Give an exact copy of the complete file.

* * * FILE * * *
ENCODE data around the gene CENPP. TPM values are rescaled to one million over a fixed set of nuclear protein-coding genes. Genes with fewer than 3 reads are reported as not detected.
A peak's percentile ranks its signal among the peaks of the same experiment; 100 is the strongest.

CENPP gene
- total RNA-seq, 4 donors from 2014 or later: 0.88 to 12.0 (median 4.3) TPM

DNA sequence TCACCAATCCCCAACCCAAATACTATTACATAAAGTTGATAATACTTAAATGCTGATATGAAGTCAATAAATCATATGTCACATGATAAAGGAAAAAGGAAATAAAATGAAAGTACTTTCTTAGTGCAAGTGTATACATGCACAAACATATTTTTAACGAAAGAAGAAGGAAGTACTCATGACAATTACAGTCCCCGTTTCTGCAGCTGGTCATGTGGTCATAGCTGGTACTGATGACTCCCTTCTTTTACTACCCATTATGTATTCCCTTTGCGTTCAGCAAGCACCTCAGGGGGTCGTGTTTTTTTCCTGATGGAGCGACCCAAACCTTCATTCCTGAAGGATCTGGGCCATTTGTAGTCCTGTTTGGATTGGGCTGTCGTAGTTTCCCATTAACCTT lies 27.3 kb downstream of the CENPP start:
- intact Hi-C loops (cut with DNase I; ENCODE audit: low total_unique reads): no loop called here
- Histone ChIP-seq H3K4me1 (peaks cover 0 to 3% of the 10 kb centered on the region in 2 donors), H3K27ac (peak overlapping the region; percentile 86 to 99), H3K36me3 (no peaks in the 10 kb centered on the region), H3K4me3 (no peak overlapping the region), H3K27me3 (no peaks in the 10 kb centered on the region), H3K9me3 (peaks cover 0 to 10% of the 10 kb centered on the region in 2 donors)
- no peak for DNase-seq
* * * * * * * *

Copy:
ENCODE data around the gene CENPP. TPM values are rescaled to one million over a fixed set of nuclear protein-coding genes. Genes with fewer than 3 reads are reported as not detected.
A peak's percentile ranks its signal among the peaks of the same experiment; 100 is the strongest.

CENPP gene
- total RNA-seq, 4 donors from 2014 or later: 0.88 to 12.0 (median 4.3) TPM

DNA sequence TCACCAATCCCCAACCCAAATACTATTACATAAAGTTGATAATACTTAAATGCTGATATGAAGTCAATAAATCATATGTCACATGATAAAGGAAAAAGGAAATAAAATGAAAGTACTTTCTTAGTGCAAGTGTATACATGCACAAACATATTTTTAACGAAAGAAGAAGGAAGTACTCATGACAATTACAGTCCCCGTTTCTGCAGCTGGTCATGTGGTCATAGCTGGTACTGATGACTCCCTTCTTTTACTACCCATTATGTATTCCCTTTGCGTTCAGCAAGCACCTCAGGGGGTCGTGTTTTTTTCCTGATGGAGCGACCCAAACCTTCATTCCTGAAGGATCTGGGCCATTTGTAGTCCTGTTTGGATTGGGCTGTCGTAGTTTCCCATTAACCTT lies 27.3 kb downstream of the CENPP start:
- intact Hi-C loops (cut with DNase I; ENCODE audit: low total_unique reads): no loop called here
- Histone ChIP-seq H3K4me1 (peaks cover 0 to 3% of the 10 kb centered on the region in 2 donors), H3K27ac (peak overlapping the region; percentile 86 to 99), H3K36me3 (no peaks in the 10 kb centered on the region), H3K4me3 (no peak overlapping the region), H3K27me3 (no peaks in the 10 kb centered on the region), H3K9me3 (peaks cover 0 to 10% of the 10 kb centered on the region in 2 donors)
- no peak for DNase-seq